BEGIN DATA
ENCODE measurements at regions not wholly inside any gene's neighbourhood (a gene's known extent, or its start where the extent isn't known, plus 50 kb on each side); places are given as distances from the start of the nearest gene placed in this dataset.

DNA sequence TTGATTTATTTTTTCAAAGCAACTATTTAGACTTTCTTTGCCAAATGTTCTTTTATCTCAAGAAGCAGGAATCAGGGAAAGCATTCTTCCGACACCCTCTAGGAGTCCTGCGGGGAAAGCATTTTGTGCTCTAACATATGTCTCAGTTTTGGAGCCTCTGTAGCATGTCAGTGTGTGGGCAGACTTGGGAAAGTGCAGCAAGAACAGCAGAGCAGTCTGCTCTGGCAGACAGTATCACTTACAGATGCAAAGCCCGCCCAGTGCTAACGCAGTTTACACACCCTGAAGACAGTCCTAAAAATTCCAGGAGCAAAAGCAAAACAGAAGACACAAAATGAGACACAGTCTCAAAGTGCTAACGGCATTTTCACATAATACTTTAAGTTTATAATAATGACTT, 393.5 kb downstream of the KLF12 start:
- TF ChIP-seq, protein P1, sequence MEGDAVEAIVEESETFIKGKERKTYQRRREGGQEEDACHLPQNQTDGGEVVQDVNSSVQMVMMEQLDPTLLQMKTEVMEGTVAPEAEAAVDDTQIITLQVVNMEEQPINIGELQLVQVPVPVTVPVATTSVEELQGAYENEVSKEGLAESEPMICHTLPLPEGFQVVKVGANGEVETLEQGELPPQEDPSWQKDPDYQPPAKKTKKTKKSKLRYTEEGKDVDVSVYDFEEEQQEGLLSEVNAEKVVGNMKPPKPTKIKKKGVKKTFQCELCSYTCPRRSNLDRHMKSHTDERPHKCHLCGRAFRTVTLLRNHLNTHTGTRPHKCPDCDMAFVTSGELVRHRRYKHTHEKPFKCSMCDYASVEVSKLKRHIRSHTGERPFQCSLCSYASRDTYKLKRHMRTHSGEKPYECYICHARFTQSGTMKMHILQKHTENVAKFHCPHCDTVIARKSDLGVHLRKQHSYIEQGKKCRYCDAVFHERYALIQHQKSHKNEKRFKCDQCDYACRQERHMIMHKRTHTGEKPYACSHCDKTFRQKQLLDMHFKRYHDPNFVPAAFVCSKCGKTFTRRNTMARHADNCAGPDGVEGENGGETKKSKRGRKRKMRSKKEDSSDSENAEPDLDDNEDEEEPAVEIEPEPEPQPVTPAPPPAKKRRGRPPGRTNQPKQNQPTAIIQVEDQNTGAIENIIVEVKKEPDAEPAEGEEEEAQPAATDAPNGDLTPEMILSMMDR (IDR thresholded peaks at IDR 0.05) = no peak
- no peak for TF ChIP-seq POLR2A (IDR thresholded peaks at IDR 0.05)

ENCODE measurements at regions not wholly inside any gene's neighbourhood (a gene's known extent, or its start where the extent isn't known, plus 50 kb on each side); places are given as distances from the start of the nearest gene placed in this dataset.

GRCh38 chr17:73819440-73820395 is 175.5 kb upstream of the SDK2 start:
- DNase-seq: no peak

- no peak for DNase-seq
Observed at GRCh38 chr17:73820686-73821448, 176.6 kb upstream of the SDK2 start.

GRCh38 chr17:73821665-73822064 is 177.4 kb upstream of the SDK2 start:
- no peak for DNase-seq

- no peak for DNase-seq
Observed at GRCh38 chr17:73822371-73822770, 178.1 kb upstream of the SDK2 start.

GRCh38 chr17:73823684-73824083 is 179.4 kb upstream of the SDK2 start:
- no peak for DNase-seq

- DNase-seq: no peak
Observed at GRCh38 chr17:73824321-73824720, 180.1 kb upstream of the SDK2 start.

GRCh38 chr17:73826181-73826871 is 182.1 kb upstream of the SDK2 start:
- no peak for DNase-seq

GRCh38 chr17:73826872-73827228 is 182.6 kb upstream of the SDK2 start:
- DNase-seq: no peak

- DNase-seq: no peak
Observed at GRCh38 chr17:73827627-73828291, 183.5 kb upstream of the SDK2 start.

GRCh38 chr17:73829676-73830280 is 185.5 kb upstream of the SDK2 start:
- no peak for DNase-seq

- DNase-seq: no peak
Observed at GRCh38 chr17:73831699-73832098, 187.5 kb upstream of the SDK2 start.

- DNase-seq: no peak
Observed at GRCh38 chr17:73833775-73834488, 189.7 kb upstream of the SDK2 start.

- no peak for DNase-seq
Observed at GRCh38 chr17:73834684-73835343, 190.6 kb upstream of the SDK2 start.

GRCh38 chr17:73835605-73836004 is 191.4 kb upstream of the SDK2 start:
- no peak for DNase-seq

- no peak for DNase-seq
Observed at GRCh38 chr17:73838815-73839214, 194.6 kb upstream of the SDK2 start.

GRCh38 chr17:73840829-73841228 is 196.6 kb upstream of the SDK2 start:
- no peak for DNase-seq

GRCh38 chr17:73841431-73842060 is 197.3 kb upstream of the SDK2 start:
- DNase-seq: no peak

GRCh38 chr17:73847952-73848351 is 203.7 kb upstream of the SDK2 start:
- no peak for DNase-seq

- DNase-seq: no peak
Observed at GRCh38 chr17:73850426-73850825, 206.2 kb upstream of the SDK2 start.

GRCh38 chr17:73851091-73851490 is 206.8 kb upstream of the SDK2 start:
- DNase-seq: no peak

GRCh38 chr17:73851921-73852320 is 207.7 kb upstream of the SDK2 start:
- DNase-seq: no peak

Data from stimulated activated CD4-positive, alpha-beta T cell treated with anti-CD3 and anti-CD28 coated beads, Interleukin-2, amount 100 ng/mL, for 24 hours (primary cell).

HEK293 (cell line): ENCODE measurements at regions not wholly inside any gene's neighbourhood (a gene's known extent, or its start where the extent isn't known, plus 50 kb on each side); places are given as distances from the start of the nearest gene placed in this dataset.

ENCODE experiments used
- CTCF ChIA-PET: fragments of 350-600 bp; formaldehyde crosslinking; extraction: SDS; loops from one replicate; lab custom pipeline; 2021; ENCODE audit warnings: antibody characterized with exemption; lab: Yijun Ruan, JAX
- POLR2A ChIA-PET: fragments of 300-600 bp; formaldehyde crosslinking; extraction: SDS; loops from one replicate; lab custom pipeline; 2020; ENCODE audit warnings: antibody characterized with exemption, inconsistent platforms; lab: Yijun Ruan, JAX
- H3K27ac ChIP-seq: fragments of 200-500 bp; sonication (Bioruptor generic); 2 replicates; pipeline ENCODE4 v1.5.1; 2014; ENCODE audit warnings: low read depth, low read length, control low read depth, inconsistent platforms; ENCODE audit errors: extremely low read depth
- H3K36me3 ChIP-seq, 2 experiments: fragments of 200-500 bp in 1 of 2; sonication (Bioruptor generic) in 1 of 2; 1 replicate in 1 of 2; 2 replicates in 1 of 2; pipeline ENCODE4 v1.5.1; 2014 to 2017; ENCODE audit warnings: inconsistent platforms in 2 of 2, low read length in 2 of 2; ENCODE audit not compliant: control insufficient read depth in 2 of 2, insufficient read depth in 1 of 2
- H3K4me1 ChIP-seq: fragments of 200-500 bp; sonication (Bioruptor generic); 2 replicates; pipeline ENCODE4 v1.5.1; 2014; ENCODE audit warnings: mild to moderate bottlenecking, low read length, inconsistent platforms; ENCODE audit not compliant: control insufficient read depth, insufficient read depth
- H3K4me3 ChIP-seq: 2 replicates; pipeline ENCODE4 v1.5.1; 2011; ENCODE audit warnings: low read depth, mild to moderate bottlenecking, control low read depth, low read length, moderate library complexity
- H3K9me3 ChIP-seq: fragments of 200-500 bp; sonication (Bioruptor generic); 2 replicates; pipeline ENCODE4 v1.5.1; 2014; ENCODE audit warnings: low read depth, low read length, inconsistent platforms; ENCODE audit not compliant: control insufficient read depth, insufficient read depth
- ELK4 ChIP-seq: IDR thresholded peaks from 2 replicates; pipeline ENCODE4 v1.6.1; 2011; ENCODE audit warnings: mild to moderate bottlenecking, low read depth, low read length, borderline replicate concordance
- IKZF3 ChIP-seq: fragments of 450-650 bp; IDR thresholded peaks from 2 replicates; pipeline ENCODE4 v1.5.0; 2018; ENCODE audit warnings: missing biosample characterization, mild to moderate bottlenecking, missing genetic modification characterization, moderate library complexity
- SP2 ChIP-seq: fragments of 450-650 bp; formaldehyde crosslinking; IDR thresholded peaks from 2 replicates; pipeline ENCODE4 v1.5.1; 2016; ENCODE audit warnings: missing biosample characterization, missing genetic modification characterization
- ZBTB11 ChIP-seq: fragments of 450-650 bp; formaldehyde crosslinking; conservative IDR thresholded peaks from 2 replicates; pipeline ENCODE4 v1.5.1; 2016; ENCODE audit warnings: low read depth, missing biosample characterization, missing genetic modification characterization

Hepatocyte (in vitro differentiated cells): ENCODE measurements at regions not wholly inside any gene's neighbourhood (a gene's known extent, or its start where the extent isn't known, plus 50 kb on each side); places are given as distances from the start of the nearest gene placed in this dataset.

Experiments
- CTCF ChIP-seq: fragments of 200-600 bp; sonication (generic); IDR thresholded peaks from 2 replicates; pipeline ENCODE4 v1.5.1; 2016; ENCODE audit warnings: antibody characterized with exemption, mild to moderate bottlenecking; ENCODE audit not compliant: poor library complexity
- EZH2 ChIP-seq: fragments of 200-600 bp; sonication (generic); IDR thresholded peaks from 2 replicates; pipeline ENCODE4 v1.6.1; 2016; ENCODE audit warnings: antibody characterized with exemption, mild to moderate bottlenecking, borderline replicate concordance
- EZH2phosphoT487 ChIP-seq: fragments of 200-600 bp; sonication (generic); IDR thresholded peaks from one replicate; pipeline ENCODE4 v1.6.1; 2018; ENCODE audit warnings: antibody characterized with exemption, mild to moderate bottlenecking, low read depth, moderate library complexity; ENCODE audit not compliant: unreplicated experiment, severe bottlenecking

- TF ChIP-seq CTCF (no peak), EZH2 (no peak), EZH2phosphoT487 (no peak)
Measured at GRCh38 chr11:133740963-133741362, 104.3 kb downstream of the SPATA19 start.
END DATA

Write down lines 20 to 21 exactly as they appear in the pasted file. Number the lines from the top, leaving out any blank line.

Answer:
GRCh38 chr17:73826872-73827228 is 182.6 kb upstream of the SDK2 start:
- DNase-seq: no peak